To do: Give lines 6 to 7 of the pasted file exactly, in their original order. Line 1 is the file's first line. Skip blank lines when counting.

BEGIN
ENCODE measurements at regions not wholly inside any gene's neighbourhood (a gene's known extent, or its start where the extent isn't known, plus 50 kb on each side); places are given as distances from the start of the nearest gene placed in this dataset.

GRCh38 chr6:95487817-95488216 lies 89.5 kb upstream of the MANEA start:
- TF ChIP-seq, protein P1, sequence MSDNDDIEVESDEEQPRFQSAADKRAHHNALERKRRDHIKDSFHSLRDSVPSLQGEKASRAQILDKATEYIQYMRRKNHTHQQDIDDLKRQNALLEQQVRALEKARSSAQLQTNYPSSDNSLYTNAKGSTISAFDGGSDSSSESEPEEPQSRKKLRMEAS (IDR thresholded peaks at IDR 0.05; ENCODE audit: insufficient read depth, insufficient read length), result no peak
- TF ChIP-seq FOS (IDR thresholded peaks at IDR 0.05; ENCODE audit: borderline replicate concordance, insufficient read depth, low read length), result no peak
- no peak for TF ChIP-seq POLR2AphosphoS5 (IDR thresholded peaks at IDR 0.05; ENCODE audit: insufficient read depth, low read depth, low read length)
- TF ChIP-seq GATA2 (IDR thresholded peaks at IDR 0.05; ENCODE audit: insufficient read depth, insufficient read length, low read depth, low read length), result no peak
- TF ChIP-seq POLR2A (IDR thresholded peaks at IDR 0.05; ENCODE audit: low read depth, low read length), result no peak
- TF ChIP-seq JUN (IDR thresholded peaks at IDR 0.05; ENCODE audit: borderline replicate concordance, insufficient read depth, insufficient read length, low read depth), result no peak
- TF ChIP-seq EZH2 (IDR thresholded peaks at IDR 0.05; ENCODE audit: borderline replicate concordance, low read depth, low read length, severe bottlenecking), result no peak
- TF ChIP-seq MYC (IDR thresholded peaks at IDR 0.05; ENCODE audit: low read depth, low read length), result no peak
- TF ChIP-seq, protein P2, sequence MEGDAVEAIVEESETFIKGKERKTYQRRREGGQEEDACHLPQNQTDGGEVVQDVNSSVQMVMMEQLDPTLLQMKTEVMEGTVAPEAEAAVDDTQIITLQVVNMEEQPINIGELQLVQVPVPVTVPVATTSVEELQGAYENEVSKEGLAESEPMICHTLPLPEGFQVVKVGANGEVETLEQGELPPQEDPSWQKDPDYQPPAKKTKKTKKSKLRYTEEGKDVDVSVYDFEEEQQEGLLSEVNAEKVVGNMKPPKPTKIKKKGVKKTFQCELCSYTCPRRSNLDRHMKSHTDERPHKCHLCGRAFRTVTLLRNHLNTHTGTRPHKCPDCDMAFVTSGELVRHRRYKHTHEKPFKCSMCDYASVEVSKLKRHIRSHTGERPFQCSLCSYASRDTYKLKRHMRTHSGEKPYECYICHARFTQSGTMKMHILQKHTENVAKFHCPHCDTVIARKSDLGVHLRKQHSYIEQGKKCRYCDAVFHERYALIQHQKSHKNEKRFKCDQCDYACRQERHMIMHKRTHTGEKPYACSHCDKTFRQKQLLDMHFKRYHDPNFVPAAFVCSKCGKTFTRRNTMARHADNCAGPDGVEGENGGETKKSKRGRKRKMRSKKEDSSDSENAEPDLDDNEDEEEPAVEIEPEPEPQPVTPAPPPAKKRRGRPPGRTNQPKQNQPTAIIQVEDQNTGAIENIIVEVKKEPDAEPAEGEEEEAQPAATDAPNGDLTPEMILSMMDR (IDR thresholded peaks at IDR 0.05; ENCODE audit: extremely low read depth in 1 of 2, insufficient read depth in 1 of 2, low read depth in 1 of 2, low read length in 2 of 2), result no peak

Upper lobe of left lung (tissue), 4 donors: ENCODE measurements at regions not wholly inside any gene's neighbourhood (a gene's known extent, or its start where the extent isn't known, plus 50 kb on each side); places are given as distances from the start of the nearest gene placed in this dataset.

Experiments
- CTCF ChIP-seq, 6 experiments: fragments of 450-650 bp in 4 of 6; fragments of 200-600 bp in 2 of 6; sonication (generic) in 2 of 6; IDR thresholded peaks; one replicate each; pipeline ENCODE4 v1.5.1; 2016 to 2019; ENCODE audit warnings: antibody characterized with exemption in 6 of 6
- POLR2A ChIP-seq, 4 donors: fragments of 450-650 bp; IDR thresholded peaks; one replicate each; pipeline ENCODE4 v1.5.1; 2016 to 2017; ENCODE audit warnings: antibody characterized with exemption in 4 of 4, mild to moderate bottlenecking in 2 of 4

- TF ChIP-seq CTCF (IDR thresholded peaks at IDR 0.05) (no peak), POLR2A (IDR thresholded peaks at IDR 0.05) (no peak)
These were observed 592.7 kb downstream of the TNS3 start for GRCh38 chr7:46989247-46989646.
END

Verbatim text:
- TF ChIP-seq GATA2 (IDR thresholded peaks at IDR 0.05; ENCODE audit: insufficient read depth, insufficient read length, low read depth, low read length), result no peak
- TF ChIP-seq POLR2A (IDR thresholded peaks at IDR 0.05; ENCODE audit: low read depth, low read length), result no peak